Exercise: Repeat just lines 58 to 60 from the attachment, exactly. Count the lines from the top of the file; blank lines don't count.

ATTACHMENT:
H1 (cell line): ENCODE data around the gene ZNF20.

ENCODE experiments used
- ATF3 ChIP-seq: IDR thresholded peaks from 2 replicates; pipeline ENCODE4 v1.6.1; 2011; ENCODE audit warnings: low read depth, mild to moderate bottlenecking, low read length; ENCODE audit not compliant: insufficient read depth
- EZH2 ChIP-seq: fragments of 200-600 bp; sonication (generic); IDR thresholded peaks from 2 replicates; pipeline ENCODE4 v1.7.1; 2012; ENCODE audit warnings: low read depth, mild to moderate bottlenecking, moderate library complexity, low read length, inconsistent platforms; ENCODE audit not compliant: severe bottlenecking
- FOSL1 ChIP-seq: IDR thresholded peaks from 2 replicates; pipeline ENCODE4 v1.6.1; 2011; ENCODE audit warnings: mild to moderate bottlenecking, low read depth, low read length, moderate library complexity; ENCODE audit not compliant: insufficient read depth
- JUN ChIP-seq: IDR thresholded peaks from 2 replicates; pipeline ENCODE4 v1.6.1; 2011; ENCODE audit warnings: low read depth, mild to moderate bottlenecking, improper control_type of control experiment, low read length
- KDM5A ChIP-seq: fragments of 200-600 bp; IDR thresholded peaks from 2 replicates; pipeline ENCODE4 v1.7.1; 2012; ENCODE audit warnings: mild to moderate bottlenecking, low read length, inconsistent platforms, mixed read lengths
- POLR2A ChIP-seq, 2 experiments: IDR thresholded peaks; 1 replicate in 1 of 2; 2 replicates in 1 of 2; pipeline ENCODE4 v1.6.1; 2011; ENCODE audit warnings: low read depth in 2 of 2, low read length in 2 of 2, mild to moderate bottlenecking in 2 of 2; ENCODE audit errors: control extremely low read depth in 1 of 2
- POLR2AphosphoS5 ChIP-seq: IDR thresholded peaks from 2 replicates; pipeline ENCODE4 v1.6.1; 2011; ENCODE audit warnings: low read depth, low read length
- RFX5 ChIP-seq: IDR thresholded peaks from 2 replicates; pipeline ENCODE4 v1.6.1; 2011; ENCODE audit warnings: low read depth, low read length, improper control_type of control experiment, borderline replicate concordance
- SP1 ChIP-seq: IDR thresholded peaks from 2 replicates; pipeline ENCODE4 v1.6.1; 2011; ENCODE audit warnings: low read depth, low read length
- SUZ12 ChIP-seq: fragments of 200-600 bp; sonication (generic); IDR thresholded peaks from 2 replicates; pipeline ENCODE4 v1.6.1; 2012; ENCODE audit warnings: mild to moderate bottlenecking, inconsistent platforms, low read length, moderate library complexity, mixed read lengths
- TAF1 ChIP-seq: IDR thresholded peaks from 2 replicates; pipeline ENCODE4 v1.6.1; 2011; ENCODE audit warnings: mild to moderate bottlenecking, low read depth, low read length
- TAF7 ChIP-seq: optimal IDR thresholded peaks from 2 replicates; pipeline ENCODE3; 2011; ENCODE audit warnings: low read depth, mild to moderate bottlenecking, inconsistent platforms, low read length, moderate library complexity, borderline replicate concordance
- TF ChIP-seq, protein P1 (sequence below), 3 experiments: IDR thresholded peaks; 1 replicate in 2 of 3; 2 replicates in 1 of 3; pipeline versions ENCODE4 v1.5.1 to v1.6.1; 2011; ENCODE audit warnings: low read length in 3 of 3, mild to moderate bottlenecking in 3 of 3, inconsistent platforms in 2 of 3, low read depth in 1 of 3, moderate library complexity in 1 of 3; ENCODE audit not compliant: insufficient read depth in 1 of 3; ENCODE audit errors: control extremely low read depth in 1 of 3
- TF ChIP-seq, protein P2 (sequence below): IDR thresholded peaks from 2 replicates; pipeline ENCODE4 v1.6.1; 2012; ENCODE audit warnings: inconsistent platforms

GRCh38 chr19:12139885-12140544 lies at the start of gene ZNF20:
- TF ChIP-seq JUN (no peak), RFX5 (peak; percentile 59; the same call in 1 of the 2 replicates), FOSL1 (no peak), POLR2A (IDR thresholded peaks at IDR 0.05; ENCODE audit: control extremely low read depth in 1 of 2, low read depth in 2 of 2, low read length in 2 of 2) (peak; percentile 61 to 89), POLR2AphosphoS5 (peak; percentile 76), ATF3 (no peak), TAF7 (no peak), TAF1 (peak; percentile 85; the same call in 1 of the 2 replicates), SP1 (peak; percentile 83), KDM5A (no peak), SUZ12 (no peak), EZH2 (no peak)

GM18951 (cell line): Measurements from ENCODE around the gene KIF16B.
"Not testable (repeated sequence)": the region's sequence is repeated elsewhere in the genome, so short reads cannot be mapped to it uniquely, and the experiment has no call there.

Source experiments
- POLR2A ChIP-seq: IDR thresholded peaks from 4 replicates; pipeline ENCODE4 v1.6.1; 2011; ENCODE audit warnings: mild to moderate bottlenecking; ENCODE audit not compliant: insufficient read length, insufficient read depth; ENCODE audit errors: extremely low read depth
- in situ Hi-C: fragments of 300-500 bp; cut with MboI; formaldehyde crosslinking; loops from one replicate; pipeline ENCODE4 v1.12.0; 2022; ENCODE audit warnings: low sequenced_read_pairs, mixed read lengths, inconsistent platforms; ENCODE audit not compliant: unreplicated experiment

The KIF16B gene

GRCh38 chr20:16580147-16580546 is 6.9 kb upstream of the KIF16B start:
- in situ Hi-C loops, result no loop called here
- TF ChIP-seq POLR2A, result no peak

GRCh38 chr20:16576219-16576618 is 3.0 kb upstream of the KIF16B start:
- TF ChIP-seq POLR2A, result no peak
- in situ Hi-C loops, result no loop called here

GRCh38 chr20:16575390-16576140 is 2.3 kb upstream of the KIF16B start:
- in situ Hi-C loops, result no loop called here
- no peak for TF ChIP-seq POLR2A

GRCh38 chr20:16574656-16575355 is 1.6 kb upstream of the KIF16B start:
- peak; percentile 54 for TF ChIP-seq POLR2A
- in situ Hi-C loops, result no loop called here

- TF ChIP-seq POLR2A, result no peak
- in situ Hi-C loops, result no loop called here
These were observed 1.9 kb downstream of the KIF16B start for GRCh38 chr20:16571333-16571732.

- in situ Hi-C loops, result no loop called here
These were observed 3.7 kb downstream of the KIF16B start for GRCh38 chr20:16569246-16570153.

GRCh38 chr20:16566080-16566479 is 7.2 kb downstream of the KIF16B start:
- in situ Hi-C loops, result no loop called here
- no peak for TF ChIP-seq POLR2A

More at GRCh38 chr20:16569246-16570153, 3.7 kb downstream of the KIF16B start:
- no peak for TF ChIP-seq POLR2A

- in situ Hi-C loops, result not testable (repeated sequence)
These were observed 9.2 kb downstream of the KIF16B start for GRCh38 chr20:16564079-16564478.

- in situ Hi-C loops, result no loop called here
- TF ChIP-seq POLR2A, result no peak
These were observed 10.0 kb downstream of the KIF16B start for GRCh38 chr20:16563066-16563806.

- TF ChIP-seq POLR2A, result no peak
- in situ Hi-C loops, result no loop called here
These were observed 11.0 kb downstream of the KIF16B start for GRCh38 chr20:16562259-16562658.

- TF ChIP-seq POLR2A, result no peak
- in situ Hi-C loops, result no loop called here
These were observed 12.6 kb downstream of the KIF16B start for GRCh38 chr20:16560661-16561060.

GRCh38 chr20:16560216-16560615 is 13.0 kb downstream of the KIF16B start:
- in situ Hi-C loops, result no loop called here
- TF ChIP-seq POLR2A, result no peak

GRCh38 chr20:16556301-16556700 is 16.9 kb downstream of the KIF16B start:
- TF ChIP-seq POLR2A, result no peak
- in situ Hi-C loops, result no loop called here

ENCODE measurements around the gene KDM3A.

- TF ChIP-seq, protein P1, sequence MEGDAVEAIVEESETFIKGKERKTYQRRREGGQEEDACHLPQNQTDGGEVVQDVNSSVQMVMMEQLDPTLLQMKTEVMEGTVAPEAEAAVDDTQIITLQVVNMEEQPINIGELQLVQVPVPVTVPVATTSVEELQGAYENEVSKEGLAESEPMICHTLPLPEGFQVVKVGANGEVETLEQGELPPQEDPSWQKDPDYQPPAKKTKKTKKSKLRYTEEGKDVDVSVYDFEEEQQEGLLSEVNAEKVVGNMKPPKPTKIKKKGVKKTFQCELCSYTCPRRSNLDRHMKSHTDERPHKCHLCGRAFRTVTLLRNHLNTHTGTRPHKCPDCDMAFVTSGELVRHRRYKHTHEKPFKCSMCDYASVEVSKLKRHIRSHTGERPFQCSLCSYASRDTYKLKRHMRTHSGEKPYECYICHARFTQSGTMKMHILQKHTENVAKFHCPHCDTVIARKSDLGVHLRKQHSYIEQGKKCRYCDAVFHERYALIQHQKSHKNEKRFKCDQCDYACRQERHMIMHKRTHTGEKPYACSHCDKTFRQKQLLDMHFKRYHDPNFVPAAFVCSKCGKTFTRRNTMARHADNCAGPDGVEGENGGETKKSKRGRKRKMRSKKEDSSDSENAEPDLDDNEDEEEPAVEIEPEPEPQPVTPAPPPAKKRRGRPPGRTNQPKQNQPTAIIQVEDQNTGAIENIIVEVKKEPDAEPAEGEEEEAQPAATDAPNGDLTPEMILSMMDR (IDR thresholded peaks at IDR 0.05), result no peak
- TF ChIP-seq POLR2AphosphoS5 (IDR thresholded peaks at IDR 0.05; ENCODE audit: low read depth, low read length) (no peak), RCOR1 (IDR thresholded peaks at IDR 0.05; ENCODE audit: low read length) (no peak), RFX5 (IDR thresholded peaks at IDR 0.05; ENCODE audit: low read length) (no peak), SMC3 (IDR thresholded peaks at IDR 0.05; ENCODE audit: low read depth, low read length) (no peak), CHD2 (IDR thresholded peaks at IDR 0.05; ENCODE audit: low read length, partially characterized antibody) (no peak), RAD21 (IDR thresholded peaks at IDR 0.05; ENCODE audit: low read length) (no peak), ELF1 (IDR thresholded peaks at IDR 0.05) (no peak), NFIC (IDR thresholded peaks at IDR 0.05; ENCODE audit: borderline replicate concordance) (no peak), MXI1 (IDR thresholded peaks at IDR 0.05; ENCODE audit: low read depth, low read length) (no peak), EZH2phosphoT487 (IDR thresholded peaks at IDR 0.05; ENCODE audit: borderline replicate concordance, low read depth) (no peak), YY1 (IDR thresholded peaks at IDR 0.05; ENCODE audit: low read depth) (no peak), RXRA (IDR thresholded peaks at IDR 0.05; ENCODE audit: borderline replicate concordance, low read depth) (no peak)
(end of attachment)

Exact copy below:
GRCh38 chr20:16560216-16560615 is 13.0 kb downstream of the KIF16B start:
- in situ Hi-C loops, result no loop called here
- TF ChIP-seq POLR2A, result no peak